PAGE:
Workplace Violence

The US Department of Labor defines workplace violence as “any threat or act of physical violence, harassment, intimidation, or other threatening disruptive behavior that occurs at a worksite.”

 Workplace violence is one of the leading causes of job-related deaths, according to OSHA. Annually, more than two million Americans face workplace violence.

The Bureau of Labor Statistics shows that an average of 551 people each year was killed in work-related homicides in the United States between 2006 and 2010 (source: Daily Freeman News).

According to CNN, in 2013, 397 fatal workplace injuries in the United States were classified as homicides.

In the majority of workplace violence incidents, the attacker had displayed clear warning signs:

  • Patrick Sherrill, for whom the term “going postal” was coined, had a mediocre performance record and had had a heated argument with two supervisors for which he was reprimanded the day before he showed up in his uniform and murdered 14 coworkers, one of whom was the supervisor who had reprimanded him.


  • Larry Jasion, a postal mechanic, had a violent outburst because his coworkers were playing their radio too loud and because one of those coworkers had been promoted over Jasion. The next day, he murdered one coworker, injured two others, and killed himself.


  • Mark Richard Hilburn was a postal worker who had been suspended for stalking and harassing a female coworker. He later visited his mother, stabbed her to death, and killed her dog. He then went to the post office from which he had been suspended and opened fire, killing one employee and wounding another. As he tried to escape, he shot and wounded three additional people.


  • Frederick William Cowan worked for a moving company. He was a devout white supremacist who had an extensive Nazi memorabilia collection at his home. He had been suspended by his supervisor for refusing an order. Two weeks later, he walked into the building and murdered six people and wounded four others with a rifle. He then took his own life. Most of his victims were minorities. His primary target had been his Jewish supervisor who had suspended him.


  • Kenneth Tornes was a firefighter who was always arguing with his superiors, for which he had received several reprimands. One morning, Tornes shot his estranged wife and then went to the second floor of the firehouse and opened fire on his superiors, killing two fire captains and two district chiefs and wounding two other supervisors. He then wounded a police officer in a shootout before being apprehended.


  • At Yale University medical school, a supervisor lost his temper and pinned a young employee against the wall and savagely beat her in the face. A coworker who witnessed the assault described the incident as “the most violent rage that I’d ever seen in my life.” She said that, looking back, there were signs that the supervisor could be dangerous. She described him as moody and hostile and said he frequently called people offensive, obscene names.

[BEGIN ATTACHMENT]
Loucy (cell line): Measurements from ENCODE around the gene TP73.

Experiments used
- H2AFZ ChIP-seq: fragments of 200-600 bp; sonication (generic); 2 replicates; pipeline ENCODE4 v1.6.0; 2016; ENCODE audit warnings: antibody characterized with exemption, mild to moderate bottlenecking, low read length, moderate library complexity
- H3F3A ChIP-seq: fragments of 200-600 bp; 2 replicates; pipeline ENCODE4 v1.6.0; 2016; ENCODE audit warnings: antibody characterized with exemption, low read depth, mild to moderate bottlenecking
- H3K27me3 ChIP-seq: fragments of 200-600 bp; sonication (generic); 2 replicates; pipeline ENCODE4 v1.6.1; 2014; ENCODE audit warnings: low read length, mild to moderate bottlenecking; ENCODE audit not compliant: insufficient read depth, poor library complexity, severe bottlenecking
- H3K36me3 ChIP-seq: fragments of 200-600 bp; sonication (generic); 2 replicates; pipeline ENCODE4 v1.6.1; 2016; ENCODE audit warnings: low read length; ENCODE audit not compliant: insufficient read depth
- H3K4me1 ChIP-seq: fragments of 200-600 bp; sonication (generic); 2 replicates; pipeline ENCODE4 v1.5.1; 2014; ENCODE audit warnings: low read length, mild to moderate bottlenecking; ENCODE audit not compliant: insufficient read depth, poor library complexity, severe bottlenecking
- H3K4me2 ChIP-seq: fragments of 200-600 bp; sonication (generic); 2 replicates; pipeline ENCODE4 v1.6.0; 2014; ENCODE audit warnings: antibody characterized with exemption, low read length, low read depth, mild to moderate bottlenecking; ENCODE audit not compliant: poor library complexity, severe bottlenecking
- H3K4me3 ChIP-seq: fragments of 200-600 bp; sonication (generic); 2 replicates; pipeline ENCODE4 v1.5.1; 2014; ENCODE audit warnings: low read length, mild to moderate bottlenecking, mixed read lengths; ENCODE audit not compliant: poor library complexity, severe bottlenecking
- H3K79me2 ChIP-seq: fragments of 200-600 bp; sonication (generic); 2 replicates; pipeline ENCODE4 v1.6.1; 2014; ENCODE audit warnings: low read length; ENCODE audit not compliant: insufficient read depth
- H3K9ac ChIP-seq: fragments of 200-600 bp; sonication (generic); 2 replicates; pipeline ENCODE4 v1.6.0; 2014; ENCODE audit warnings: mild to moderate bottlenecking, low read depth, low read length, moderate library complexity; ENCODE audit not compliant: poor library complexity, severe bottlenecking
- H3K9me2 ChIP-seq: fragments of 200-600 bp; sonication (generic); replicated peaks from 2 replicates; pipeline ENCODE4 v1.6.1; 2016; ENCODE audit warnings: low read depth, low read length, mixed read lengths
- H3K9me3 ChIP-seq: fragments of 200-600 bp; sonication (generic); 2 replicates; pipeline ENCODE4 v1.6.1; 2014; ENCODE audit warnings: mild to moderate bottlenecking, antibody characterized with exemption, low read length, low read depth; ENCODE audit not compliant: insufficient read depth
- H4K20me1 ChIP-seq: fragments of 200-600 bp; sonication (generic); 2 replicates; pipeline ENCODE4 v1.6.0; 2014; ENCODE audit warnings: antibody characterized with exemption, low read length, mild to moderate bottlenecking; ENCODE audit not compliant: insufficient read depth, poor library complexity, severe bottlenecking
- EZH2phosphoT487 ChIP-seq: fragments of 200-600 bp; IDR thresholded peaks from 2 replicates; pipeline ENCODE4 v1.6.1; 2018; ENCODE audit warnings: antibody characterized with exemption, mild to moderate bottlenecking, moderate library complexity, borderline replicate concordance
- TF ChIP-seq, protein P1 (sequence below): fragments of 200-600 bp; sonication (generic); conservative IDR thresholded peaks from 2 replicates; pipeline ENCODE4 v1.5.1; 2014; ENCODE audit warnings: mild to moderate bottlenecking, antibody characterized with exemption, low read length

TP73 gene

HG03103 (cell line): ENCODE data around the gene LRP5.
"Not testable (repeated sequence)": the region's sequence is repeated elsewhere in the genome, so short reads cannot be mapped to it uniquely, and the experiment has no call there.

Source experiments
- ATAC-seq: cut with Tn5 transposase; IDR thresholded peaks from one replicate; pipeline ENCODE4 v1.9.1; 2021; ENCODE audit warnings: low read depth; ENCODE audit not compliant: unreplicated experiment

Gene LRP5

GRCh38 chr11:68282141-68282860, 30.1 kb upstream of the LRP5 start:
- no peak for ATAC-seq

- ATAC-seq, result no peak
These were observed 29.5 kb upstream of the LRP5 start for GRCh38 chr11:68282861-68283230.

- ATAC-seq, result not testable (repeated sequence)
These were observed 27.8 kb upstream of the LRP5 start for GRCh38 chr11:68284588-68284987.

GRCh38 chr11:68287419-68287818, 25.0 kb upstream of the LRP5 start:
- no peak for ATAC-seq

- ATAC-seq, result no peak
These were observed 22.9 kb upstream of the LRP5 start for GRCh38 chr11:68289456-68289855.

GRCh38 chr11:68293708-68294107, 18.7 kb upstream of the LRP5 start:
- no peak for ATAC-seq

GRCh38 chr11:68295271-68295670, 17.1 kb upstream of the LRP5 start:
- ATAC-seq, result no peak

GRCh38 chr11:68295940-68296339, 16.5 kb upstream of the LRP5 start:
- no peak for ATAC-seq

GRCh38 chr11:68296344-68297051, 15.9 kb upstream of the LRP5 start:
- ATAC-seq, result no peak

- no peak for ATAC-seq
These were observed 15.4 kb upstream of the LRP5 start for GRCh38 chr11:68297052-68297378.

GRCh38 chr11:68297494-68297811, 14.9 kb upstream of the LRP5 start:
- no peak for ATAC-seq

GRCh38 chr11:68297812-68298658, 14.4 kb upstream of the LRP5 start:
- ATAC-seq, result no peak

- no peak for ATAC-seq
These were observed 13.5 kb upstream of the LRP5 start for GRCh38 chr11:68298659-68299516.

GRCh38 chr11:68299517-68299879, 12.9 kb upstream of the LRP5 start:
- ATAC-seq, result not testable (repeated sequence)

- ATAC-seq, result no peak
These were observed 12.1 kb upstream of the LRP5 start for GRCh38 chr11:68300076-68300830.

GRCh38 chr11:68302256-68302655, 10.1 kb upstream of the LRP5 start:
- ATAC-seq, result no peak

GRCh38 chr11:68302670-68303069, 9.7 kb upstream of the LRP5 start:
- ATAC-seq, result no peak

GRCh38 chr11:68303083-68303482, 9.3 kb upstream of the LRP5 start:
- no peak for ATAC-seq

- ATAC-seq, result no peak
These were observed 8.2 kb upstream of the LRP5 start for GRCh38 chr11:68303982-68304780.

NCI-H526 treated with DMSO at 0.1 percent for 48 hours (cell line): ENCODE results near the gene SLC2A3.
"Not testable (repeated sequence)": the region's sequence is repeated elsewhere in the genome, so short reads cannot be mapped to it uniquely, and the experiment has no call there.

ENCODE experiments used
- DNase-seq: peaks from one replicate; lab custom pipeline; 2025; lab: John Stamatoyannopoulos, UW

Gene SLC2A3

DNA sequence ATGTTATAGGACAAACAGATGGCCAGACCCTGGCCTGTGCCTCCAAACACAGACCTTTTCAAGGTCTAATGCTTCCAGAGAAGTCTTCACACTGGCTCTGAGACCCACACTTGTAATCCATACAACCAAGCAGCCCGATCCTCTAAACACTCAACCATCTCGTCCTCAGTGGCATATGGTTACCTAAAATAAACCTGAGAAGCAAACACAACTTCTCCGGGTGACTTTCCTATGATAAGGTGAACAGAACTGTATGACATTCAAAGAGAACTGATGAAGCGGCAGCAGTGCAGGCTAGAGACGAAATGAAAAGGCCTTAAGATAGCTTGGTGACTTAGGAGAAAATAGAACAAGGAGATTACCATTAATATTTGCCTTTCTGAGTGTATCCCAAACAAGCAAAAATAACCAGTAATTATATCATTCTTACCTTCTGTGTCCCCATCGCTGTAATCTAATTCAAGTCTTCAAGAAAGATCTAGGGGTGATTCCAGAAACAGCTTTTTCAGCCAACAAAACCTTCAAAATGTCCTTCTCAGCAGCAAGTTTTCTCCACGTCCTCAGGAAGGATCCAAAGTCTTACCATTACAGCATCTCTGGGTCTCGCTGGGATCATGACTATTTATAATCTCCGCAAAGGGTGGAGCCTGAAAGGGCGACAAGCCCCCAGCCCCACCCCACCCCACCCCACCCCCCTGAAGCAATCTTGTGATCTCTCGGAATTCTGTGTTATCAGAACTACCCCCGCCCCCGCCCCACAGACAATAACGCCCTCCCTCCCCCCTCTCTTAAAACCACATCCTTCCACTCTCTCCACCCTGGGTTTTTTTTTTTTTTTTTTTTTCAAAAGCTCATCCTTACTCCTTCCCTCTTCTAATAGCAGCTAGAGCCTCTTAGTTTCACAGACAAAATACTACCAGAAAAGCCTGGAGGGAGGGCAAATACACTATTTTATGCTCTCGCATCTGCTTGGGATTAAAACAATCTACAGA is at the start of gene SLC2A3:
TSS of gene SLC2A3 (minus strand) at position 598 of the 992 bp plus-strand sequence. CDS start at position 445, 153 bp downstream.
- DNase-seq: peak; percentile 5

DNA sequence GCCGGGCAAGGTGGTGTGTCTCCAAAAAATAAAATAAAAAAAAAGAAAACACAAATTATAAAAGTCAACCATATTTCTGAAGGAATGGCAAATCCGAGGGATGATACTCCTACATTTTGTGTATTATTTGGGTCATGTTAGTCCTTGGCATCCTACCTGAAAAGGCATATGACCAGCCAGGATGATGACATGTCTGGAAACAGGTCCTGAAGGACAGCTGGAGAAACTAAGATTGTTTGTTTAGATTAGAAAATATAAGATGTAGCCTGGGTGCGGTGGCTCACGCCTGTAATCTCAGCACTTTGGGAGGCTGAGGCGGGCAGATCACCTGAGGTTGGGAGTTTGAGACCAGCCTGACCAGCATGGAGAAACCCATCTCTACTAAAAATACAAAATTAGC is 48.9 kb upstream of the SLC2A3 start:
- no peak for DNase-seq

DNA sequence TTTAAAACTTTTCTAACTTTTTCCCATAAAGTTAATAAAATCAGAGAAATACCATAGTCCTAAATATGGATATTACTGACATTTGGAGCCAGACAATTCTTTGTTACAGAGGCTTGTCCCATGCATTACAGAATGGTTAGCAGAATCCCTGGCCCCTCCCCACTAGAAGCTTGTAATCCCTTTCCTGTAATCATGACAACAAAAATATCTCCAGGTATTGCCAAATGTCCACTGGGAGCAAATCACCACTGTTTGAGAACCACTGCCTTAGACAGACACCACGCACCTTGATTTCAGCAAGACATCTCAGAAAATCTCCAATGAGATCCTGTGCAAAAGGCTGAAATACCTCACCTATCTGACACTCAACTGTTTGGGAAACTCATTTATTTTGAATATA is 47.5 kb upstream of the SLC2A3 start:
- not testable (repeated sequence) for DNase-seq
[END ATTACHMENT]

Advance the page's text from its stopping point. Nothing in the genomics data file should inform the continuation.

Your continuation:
• Alton Nolen had three felony drug and assault and battery convictions along with an escape-from-detention conviction. His Facebook page displayed Islamic fighters and pictures of Osama bin Laden. Immediately after being fired from a food distribution company, he stormed out of the human resources department and drove to another building, hitting another car on his way. He entered the building and stabbed one woman, beheading her. He then slashed another woman.


  • Aaron Alexis, a Navy contractor, killed 12 people at the Washington Navy Yard. He was armed with an AR-15 rifle, a shotgun, and a handgun. He had been discharged by the Navy two years earlier for a “pattern of misconduct,” according to a Navy official.


  • Omar Thornton went on a rampage and killed eight people at the beer distribution center where he worked as a driver. When police arrived, he shot himself to death. The rampage took place as he was leaving a disciplinary hearing where he had been asked to resign after videos showed him stealing beer from the company.


Indicators That an Employee May be Dangerous:

  1. Excessive tardiness or absences
  2. Increased need for supervision
  3. Lack of performance
  4. Change in work habits
  5. Inability to concentrate
  6. Signs of stress
  7. Change in attitude
  8. Fascination with weapons
  9. Signs of drug and alcohol abuse
  10. Refusal to take responsibility for actions
  11. Refusal to cooperate with supervisor
  12. Short-tempered and argumentative
  13. Speech full of swear words
  14. Unwanted and inappropriate sexual comments
  15. Difficulty coping with major life change
  16. Fascination with publicized incidences of workplace violence
  17. Stops obeying basic company policies and rules
  18. Sees self as a victim of management
  19. Threats of suicide
  20. Threats to harm or humiliate coworkers


US Department of Health and Human Services – Warning Signs of Violence

Occupational Safety and Health Administration


Workplace Violence Resources


Occupational Safety and Health Administration – Workplace Violence

Society for Human Resource Management – Dealing With Violence in the Workplace

United States Department of Labor – Workplace Violence Program


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Ted Pelot Owner & President of Crime Scene Cleanup Company - Advanced Bio-Treatment